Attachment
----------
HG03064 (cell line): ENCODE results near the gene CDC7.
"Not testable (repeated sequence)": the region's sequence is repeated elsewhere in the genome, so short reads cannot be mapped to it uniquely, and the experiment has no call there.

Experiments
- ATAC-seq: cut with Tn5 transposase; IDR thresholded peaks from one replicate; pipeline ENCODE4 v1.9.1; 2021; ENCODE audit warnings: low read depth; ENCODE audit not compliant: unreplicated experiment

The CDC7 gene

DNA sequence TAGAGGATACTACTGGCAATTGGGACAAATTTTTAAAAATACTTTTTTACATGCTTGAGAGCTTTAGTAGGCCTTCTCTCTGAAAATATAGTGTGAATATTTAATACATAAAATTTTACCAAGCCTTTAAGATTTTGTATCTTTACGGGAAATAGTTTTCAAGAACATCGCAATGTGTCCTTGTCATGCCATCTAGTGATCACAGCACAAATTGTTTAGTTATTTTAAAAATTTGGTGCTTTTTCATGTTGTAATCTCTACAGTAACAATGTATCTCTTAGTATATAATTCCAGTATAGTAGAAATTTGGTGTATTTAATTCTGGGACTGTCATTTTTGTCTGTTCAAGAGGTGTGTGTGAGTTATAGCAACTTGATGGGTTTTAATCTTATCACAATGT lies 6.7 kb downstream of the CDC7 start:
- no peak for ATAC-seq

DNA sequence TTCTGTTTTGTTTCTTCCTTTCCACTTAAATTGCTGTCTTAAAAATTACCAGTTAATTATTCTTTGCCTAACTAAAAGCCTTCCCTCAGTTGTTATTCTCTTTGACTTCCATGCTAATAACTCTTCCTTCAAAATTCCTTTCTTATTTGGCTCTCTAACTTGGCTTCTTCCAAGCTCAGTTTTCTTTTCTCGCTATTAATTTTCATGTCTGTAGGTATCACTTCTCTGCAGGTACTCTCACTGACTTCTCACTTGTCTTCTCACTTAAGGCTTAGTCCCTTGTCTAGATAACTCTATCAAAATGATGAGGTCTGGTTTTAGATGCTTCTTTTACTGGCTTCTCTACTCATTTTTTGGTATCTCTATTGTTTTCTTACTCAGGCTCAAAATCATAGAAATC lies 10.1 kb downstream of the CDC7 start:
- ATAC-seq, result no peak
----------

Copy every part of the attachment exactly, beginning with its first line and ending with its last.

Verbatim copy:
HG03064 (cell line): ENCODE results near the gene CDC7.
"Not testable (repeated sequence)": the region's sequence is repeated elsewhere in the genome, so short reads cannot be mapped to it uniquely, and the experiment has no call there.

Experiments
- ATAC-seq: cut with Tn5 transposase; IDR thresholded peaks from one replicate; pipeline ENCODE4 v1.9.1; 2021; ENCODE audit warnings: low read depth; ENCODE audit not compliant: unreplicated experiment

The CDC7 gene

DNA sequence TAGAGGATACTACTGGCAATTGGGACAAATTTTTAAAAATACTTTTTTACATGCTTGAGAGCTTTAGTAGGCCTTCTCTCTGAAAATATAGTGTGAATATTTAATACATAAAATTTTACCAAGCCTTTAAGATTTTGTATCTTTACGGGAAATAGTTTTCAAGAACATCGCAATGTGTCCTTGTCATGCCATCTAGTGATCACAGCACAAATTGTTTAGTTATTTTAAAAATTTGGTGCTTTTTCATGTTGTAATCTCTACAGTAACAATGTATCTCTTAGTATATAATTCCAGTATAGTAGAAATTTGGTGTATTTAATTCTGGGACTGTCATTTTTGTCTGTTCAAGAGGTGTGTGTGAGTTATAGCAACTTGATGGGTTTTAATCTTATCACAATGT lies 6.7 kb downstream of the CDC7 start:
- no peak for ATAC-seq

DNA sequence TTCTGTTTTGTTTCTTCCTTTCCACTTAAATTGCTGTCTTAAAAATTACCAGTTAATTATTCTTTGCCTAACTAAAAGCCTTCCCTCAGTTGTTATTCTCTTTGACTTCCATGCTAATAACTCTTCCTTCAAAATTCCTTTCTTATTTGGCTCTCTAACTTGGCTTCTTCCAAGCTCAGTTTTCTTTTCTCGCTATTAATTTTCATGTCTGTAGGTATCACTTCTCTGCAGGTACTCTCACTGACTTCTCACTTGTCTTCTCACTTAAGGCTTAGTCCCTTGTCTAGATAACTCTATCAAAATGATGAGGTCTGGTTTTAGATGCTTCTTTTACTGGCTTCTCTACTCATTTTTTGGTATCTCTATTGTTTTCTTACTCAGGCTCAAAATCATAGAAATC lies 10.1 kb downstream of the CDC7 start:
- ATAC-seq, result no peak